Cancer develops by the continuous proliferation of old or damaged cells and the formation of new cells even though they are not needed.[1] The constant proliferation of these types of cells without stopping causes abnormal tissue masses known as tumors; not all types of cancers form tumors.[2] Cancer cells are detrimental to humans due to their ability to evade apoptosis and undergo angiogenesis, which further promotes the survival of these cancer cells.[3] There are various speculations about how cancer originates, but it was discovered that most cancers are caused by environmental exposure rather than inherited genetic factors.[4] A study has shown that in 2008, only 5%–10% of all cancer cases in the world were due to genetic defects, while the remaining 90%–95% were attributed to environmental and lifestyle factors.[5]

Chemotherapeutic treatments may employ one kind of drug or in combination with other medications.[6] Chemotherapeutic drugs target specific cells within the different phases of the cell cycle since cancer cells are vulnerable during mitosis.[7] The effectiveness of chemotherapeutic drugs varies on their mechanism of action; hence using a combination of drugs shows a promising result.[8] However, its cytotoxic property is evident in cancer cells and normal tissues.[9]

Moreover, the process of drug discovery in developing a new anticancer drug is slow and expensive.[10] Using animal models, such as Caenorhabditis elegans, for cancer drug development may be less expensive than the clinical trial but a little costly for preliminary screening.[11] With clinical trials being the most costly factor in drug development, their importance for safety and efficacy justifies the high amount of funding.[12] Since 2008, in over 320,000 clinical trials, 17.2% of Phase II trials (testing for efficacy) and 12.2% of Phase III trials (testing for clinical benefits) have been prematurely terminated due to inadequate planning.[13]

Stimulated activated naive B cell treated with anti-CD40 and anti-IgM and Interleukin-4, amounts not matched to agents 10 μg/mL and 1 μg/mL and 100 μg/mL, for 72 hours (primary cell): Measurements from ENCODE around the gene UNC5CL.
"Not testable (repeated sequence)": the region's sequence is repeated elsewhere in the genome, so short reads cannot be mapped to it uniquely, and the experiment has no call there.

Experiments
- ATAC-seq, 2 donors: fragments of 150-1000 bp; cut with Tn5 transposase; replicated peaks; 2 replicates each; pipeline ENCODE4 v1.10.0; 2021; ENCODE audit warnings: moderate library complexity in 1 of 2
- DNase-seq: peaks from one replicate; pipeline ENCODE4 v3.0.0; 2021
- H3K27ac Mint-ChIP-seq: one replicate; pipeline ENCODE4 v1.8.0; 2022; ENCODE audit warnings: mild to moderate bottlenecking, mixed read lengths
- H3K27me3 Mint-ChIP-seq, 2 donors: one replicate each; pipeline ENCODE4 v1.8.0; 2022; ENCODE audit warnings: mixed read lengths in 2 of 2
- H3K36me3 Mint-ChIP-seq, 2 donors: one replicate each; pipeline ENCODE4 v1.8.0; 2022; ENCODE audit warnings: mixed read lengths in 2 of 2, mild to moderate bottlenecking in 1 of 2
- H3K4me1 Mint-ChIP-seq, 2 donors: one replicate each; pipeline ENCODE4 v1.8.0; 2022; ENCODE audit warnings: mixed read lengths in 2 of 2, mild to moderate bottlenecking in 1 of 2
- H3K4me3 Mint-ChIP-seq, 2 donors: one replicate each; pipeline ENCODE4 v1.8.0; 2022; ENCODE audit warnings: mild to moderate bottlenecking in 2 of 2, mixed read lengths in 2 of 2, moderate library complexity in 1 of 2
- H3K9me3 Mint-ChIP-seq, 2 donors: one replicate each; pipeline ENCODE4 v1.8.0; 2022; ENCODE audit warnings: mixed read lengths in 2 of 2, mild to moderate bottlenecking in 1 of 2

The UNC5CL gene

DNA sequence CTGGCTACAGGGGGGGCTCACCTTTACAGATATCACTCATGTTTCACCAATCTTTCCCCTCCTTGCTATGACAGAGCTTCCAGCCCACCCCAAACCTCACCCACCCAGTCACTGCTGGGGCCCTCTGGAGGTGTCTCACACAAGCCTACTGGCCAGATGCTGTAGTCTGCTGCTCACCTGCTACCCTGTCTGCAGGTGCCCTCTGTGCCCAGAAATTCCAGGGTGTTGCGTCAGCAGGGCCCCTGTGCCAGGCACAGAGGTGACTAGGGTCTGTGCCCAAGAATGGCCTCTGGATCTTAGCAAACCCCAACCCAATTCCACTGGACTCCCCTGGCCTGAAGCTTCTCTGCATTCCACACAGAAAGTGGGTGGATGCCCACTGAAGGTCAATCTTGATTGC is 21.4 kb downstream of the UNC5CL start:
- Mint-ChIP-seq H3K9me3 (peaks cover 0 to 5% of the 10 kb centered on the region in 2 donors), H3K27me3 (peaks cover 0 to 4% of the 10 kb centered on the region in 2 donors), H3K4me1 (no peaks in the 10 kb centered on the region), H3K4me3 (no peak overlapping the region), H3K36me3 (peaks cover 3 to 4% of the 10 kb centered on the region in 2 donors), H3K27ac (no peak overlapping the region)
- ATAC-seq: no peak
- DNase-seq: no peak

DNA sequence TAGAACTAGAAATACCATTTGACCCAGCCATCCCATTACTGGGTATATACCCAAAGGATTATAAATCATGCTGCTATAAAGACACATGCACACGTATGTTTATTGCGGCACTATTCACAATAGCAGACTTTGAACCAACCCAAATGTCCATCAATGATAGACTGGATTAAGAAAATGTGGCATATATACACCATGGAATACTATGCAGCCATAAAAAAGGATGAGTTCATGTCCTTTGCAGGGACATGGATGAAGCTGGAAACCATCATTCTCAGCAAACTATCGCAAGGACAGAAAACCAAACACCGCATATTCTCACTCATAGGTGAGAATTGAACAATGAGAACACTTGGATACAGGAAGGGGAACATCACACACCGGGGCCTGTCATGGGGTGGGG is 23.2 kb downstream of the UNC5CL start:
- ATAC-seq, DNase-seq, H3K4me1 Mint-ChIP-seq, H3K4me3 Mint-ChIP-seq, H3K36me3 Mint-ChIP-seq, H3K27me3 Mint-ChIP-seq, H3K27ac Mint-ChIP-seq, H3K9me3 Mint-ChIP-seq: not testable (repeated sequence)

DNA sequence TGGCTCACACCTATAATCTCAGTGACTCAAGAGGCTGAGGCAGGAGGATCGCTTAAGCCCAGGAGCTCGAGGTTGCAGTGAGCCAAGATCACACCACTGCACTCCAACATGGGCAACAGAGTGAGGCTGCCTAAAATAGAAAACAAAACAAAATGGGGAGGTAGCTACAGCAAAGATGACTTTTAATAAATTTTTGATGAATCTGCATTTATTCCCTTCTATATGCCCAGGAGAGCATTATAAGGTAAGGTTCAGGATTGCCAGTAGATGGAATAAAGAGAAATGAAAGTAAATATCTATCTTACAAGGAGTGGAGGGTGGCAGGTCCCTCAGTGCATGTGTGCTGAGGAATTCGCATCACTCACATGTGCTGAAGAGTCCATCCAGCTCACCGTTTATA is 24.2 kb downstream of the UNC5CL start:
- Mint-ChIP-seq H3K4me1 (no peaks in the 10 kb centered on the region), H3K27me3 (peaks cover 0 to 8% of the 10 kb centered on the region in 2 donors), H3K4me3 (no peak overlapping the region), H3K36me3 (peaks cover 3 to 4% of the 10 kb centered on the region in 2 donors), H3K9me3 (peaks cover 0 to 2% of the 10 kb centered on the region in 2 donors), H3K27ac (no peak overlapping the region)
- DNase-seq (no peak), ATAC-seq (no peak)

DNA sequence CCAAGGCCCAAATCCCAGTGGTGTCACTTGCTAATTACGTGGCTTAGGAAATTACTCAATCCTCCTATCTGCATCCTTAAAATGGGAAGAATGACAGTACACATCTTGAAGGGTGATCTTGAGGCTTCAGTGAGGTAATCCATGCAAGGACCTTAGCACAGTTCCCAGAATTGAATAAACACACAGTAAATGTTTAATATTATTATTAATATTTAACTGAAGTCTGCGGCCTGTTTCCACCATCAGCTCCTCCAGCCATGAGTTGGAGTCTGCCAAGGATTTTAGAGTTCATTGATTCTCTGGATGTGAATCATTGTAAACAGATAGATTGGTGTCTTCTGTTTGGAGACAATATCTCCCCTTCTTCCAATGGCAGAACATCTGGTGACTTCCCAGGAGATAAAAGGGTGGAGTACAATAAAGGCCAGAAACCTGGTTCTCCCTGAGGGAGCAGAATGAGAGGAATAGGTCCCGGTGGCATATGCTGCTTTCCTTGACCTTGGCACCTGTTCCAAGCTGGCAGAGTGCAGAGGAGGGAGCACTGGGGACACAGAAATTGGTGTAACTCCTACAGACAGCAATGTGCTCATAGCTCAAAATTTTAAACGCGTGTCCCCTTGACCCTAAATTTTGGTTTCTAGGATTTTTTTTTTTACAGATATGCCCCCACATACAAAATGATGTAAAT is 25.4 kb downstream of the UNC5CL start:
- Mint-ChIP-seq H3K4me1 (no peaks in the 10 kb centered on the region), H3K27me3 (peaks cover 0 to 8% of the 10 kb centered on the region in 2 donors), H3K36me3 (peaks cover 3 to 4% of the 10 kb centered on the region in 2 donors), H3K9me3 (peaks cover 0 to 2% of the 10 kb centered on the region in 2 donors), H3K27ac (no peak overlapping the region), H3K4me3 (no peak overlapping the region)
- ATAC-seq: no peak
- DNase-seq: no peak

Since the high-throughput screening of drug candidates is costly and inefficient, in silico prediction for active therapeutics is mainly one way of screening existing compounds.[14] Moreover, for drug repurposing, an in silico-based approach may be efficient to identify new uses of drug molecules rationally. Therefore, it is a strategy used to research existing drugs, which have already been proven and tested on humans, and is then redirected based on a valid target molecule for a particular disease.[15]

Lipinski's rule of five (Ro5) during drug development is usually used to evaluate the compounds' predicted oral bioavailability.[16] In Ro5, the characteristics of the desired lead compound should have a molecular weight of <500 Da, no more than 5 H-bond donors, no more than 10 H-bond acceptors, and a partition coefficient (Log P) not >5).[17] This concept is used as a guide for lead optimization. This screening eliminates nondrug-like molecules significantly and enhances the library in terms of absorption, distribution, metabolism, excretion, and toxicity (ADMET) properties.[18] The significance of ADMET properties plays an essential role in drug screening since it accounts for the failure of 60% of drug molecules during the drug development process, and early prediction of these properties would lead to a significant cost reduction in its research.[19]

The Log P is used to assess the distribution of a solute in two immiscible solvents.[20] It is used to determine the distribution of a chemical in a body and assess the efficiency of induced drugs in a patient.[21] The efficiency of drugs can be determined using the Log P by mixing the drug sample with octanol and water and then determining the concentration in each layer.[22] Since cancer cells are intracellularly alkaline and could produce an acidic environment, there are different pH levels under other organ systems depending on the existing condition of the organ. Kidney cancer cells possess an extracellular pH of 6.2–6.8, while prostate cancer cells have an extracellular pH of 6.4–7.5.[23],[24]